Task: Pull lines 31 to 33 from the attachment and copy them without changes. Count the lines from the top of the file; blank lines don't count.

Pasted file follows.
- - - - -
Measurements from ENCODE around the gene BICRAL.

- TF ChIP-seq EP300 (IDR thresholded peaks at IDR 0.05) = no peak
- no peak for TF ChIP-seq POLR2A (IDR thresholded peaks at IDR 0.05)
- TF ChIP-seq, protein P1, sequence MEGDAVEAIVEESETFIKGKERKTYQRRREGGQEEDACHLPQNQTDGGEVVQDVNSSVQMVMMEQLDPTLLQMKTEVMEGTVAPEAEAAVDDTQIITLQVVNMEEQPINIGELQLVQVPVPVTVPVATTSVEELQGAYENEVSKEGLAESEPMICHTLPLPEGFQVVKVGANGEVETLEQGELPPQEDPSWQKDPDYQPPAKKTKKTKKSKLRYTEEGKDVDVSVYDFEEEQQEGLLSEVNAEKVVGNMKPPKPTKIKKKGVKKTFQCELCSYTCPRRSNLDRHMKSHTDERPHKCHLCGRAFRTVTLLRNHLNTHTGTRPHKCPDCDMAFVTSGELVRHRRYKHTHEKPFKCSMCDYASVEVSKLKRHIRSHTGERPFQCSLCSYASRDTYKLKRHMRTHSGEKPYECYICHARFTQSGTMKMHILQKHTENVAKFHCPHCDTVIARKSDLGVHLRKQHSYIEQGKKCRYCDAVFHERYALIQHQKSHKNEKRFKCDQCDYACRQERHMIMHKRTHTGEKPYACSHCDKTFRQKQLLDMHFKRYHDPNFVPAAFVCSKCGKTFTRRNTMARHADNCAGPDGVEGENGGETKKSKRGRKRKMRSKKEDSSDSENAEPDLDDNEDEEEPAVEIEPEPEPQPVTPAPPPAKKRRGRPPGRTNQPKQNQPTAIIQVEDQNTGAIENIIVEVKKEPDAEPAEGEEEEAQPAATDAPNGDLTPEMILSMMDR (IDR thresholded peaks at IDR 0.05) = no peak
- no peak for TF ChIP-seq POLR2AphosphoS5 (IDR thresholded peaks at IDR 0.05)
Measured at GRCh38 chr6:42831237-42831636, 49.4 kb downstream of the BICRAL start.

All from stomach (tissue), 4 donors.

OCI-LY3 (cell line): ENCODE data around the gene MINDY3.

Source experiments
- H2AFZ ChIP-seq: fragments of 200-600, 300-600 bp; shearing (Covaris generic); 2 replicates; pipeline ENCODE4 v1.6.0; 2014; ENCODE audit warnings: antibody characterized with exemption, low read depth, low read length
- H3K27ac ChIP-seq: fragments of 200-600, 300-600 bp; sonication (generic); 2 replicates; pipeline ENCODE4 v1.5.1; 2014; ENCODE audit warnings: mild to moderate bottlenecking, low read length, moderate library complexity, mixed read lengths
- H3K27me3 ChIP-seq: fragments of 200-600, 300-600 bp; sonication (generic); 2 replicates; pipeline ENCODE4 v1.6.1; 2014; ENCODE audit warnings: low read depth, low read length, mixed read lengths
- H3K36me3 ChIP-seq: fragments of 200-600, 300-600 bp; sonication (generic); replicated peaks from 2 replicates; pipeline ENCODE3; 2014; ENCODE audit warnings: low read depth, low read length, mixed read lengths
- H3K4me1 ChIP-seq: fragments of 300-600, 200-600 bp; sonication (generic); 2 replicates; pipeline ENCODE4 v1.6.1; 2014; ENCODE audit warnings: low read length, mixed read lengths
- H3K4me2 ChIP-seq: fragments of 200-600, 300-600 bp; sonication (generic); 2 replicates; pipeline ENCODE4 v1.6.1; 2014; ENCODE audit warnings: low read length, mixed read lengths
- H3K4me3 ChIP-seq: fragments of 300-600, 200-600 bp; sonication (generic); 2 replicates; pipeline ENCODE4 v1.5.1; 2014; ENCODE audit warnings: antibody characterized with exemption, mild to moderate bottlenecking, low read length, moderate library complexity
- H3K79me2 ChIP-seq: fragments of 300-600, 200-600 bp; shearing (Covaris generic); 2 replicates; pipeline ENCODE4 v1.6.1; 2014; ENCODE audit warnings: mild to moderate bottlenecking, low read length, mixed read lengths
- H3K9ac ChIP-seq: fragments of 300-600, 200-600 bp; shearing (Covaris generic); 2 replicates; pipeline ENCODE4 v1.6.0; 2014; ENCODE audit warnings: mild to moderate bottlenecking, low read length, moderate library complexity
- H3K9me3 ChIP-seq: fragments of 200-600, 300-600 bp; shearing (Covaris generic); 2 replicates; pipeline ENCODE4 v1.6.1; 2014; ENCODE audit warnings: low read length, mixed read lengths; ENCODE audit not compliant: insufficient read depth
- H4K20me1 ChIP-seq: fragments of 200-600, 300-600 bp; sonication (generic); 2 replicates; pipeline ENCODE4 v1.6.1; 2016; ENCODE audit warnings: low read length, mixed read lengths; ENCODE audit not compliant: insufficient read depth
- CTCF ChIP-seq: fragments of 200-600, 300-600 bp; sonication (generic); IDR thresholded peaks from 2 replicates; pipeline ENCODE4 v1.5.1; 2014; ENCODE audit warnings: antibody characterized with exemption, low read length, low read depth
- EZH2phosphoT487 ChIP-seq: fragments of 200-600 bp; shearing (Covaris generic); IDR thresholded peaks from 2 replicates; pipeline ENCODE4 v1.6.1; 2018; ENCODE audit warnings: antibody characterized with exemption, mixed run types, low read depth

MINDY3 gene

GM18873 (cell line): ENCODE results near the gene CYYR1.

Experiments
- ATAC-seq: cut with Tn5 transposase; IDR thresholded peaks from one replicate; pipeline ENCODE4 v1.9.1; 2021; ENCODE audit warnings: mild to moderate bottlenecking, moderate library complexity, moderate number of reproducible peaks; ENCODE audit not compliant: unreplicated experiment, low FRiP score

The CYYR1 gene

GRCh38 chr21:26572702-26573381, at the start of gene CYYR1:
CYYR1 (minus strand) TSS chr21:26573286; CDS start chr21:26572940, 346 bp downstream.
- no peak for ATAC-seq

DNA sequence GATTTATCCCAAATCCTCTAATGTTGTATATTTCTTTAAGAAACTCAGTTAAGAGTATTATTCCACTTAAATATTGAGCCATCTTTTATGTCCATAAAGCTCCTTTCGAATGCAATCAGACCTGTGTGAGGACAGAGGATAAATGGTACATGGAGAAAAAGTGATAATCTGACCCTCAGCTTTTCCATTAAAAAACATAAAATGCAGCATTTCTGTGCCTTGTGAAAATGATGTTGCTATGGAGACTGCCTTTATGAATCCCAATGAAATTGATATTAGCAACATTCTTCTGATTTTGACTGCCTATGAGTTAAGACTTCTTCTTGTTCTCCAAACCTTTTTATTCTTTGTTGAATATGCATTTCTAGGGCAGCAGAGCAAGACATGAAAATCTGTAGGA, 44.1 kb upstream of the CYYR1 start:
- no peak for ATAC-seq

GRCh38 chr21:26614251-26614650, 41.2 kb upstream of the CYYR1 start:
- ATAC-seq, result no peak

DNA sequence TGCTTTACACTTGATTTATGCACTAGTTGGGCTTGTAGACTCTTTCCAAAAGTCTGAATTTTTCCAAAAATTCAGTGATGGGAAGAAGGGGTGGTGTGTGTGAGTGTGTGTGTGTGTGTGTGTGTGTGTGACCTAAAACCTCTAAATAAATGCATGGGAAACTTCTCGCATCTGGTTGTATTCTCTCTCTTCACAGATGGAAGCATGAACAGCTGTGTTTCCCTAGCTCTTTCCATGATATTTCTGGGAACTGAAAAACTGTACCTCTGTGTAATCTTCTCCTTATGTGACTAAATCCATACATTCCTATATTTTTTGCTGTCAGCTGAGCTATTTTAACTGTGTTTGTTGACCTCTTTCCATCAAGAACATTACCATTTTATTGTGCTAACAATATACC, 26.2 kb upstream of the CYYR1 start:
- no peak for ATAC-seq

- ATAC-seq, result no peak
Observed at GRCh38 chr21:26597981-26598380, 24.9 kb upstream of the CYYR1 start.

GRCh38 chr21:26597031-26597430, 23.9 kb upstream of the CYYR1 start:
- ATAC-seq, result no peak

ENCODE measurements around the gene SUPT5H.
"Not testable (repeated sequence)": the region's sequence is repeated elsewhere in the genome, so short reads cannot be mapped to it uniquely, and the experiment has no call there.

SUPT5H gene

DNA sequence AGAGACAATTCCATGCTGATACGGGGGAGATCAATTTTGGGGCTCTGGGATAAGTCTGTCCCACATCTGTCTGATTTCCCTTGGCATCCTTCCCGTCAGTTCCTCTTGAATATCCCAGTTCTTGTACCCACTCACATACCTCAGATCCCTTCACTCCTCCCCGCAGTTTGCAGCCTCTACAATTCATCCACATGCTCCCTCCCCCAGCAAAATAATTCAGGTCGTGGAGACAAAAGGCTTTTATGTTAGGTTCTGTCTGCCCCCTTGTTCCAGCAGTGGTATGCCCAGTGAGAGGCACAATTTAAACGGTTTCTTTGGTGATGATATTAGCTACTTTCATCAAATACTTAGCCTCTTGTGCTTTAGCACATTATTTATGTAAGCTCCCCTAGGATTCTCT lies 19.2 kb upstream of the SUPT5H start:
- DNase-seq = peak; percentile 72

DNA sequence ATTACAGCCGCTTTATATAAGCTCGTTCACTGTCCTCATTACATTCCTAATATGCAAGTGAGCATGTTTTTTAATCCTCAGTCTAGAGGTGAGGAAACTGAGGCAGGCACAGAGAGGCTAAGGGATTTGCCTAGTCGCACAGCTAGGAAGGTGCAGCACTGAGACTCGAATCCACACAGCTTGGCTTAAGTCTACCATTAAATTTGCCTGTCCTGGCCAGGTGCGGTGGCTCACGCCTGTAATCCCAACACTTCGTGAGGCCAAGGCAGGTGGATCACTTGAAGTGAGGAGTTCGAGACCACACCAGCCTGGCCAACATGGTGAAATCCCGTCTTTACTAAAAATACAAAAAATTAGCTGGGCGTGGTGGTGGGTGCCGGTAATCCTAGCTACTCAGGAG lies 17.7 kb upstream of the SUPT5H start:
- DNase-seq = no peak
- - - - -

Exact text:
DNA sequence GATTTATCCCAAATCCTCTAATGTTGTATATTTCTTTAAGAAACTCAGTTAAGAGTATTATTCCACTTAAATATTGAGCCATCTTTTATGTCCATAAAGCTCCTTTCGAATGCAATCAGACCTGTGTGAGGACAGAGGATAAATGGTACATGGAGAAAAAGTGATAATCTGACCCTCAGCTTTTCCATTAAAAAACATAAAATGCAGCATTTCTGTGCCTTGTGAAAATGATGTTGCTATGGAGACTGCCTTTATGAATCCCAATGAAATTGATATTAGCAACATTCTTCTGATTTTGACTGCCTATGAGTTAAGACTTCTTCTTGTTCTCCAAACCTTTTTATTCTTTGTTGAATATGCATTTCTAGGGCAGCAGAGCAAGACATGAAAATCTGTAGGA, 44.1 kb upstream of the CYYR1 start:
- no peak for ATAC-seq

GRCh38 chr21:26614251-26614650, 41.2 kb upstream of the CYYR1 start: